A Spectre at the See-Saw (Weight)

Author(s): Baek Mi Sook
Illustrator(s): Kang San
Translator(s):  David Lukens

The children at Monster Kindergarten are enjoying themselves playing on the see-saw. However, a little spectre, Breezy, is feeling sad at being left out of the fun. Though she tries her best, the see-saw simply refuses to dip when she sits on it! Can Headmistress Witch find a way to let Breezy play with her friends?

Topic: Weight


Flappy the vampire is unable to understand why his coffins are always the wrong size. The little spectre, Breezy, does not know why she cannot seem to make the see-saw move downwards. These humorous and engaging tales will make young readers eager to learn more about Mathematics through the exploits of their spooky friends.

In the process of studying Mathematics, the understanding of basic principles and concepts is often the most challenging step for students to take. The Creepy Mathematics series, newly imported from Korea, was created by specialists in childhood education. The series presents mathematical concepts in lively and amusing ways which would tickle children’s fancies even as they learn.

Titles in this Series
Book 1 (Length): New Coffins for a Growing Vampire!
Book 2 (Volume): The Magic Juice
Book 3 (Area): Vampire Vegetables
Book 4 (Weight): A Spectre at the See-Saw
Book 5 (Estimation): Creepy Camp


About the Author
Baek Mi Sook graduated from the Korean Language and Literature Department at Dongguk University in Seoul, South Korea and in 1994, won an award at Seoul Shinmun's annual spring literary contest for her children's stories.

She also wrote The Tree that Became a Forest, My Friend is Coming and The Potato's Promise, and compiled the anthology, Stories of Love for Baby in the Womb.

About the Illustrator
Kang San is active in a variety of fields. Not only does he illustrate children’s books, he also does the artwork for comics and animated works as well. Despite using a computer to complete the illustrations for the stories in the Creepy Mathematics series, he was able to maintain a light and natural feel to the watercolour illustrations.

He has worked on animated productions, such as Utility Fighter and Kinu Story, and has illustrated books which include Learning English on a Trip to Europe and Sorry, Chickens.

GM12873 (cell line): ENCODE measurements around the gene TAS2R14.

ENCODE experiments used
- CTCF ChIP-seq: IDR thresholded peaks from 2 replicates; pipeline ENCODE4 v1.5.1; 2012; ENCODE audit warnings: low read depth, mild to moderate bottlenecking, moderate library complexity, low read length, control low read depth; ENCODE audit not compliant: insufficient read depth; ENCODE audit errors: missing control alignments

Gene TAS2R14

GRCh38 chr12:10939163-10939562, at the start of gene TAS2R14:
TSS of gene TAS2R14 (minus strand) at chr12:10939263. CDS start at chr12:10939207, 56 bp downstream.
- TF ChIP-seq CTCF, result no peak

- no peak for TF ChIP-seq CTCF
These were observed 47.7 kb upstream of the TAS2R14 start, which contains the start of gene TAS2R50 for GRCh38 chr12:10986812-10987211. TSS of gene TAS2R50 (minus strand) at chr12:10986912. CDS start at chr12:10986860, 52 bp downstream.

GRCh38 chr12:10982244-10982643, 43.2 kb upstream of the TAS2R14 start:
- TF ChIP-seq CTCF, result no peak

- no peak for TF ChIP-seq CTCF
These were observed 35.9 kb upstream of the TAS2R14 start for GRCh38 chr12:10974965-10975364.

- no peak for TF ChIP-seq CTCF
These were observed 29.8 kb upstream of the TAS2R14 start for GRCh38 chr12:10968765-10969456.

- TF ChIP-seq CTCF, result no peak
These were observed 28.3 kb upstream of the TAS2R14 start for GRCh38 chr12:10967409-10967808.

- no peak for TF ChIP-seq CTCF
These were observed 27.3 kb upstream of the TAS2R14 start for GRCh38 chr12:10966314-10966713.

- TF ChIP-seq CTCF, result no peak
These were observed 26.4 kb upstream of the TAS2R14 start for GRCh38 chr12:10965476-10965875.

We love that these 5 books present mathematical concepts in a funny but engaging way. The illustrations are beautiful and engaging though nothing creepy as the series title suggests.

There is also a section at the back that summarizes the story and teaches parents how to replicate the story into real-life hands-on fun. It’s no secret that kids appreciate concepts better if they are able to touch & feel for themselves.  And it’s great to know that we need no fanciful manipulative to replicate the lesson at home!

Headmistress Witch's way of solving the problem is very elegant. She cleverly solves the problems of the children while integrating mathematics knowledge into these solutions. This is how a true educator should be!

Through picture books, children are able to look at the games which they used to play and this is something which would bring them joy. Using the two ends of the see-saw as a balance scale allows children to understand the concept of weight easily, and lets them know that mathematics is definitely a subject that is everywhere in life.

Through this game, everyone will understand that even though some people have larger body sizes, they may not necessarily weigh more. ... This story also tells us that many problems in life can be solved through mathematics.

I like this book very much. At Monster Kindergarten's playground, all the spooks are doing different activities. At first, the illustrations may seem scary, but really, they're not. On the contrary, I find them really cute!

The kids are all having fun playing on the see-saw but Breezy's too light, almost weightless, and so no one wants to play with her. It's pretty sad. Later, the clever Headmistress Witch thought of a good idea and used the see-saw as a means of measuring weight. This way, all the spooks at Monster Kindergarten got to find out their weight and Breezy was then able to play with different people. Also, by using the see-saw to measure weight, it was found that larger body sizes did not necessarily equate to heavier weights.

After receiving the book, Ningning grabbed it and began to read right away. I asked her if she found anything terrifying about the book, and she said, "It's not scary at all!" The spooks were also "very pretty", according to her. They were the "cute type"!'

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S$ 13.95


Pages: 40
Format: Hardcover
Dimensions: 250 x 245 mm
Language: English
ISBN: 978-981-09-0836-2